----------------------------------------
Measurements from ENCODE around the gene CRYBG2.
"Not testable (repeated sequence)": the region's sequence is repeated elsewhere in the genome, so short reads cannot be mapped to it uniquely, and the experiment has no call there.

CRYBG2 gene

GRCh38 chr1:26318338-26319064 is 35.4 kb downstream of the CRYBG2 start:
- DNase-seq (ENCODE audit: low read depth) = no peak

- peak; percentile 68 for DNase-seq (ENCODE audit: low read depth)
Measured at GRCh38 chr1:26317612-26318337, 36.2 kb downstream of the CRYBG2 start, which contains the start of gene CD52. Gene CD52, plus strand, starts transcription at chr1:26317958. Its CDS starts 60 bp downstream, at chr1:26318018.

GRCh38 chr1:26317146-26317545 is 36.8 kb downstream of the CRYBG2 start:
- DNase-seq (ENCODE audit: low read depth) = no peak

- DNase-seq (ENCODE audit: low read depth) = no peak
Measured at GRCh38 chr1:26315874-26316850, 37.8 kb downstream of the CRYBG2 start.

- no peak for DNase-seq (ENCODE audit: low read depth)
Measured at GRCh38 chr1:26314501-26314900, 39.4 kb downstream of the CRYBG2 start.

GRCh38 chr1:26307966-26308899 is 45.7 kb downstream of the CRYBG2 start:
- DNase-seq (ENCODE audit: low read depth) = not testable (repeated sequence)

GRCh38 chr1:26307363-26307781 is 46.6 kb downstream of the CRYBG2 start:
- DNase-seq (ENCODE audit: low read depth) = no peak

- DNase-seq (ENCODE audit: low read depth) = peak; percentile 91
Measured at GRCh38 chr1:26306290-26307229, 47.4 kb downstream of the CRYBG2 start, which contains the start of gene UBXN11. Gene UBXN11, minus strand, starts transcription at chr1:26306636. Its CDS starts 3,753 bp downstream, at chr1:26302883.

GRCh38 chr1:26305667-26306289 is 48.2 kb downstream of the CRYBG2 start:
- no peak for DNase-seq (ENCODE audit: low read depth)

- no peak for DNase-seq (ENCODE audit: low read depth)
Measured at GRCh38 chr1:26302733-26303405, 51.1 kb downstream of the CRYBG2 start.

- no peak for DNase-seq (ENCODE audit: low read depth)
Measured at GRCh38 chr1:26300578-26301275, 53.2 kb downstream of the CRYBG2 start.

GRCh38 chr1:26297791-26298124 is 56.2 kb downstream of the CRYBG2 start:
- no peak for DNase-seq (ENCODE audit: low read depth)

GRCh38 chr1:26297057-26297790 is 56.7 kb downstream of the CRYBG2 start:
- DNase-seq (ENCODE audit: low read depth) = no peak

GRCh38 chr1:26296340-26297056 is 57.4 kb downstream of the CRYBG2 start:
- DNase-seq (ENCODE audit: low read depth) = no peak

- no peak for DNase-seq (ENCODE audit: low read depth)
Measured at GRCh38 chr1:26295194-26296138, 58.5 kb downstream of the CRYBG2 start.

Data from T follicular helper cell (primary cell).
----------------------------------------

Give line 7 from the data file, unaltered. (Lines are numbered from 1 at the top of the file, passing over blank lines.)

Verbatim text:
Measured at GRCh38 chr1:26317612-26318337, 36.2 kb downstream of the CRYBG2 start, which contains the start of gene CD52. Gene CD52, plus strand, starts transcription at chr1:26317958. Its CDS starts 60 bp downstream, at chr1:26318018.